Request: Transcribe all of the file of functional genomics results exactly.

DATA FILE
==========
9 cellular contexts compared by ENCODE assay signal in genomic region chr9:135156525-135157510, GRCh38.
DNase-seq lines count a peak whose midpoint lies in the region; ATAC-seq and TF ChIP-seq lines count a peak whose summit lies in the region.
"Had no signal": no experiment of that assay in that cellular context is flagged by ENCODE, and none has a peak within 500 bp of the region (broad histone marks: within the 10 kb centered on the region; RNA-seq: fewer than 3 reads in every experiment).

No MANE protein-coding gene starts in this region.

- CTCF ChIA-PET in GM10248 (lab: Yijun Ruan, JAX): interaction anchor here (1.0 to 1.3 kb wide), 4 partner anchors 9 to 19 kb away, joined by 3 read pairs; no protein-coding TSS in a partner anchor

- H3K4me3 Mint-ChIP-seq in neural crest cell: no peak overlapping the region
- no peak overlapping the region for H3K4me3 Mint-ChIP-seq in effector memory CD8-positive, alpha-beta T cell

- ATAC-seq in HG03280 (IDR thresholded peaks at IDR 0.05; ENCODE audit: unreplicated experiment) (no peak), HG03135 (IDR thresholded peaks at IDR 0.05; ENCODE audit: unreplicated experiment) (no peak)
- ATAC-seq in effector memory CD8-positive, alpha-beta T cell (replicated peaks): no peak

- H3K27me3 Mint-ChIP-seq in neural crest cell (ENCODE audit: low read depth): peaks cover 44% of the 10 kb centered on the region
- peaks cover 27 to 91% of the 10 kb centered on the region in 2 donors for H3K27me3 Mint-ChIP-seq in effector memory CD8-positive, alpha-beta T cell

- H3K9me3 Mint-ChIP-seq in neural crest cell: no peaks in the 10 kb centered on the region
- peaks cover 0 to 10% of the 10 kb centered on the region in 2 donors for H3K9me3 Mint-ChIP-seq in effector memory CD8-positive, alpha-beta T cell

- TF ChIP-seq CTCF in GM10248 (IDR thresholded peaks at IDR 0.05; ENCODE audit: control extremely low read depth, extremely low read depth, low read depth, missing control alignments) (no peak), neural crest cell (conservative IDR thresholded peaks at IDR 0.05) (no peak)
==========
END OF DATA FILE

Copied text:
9 cellular contexts compared by ENCODE assay signal in genomic region chr9:135156525-135157510, GRCh38.
DNase-seq lines count a peak whose midpoint lies in the region; ATAC-seq and TF ChIP-seq lines count a peak whose summit lies in the region.
"Had no signal": no experiment of that assay in that cellular context is flagged by ENCODE, and none has a peak within 500 bp of the region (broad histone marks: within the 10 kb centered on the region; RNA-seq: fewer than 3 reads in every experiment).

No MANE protein-coding gene starts in this region.

- CTCF ChIA-PET in GM10248 (lab: Yijun Ruan, JAX): interaction anchor here (1.0 to 1.3 kb wide), 4 partner anchors 9 to 19 kb away, joined by 3 read pairs; no protein-coding TSS in a partner anchor

- H3K4me3 Mint-ChIP-seq in neural crest cell: no peak overlapping the region
- no peak overlapping the region for H3K4me3 Mint-ChIP-seq in effector memory CD8-positive, alpha-beta T cell

- ATAC-seq in HG03280 (IDR thresholded peaks at IDR 0.05; ENCODE audit: unreplicated experiment) (no peak), HG03135 (IDR thresholded peaks at IDR 0.05; ENCODE audit: unreplicated experiment) (no peak)
- ATAC-seq in effector memory CD8-positive, alpha-beta T cell (replicated peaks): no peak

- H3K27me3 Mint-ChIP-seq in neural crest cell (ENCODE audit: low read depth): peaks cover 44% of the 10 kb centered on the region
- peaks cover 27 to 91% of the 10 kb centered on the region in 2 donors for H3K27me3 Mint-ChIP-seq in effector memory CD8-positive, alpha-beta T cell

- H3K9me3 Mint-ChIP-seq in neural crest cell: no peaks in the 10 kb centered on the region
- peaks cover 0 to 10% of the 10 kb centered on the region in 2 donors for H3K9me3 Mint-ChIP-seq in effector memory CD8-positive, alpha-beta T cell

- TF ChIP-seq CTCF in GM10248 (IDR thresholded peaks at IDR 0.05; ENCODE audit: control extremely low read depth, extremely low read depth, low read depth, missing control alignments) (no peak), neural crest cell (conservative IDR thresholded peaks at IDR 0.05) (no peak)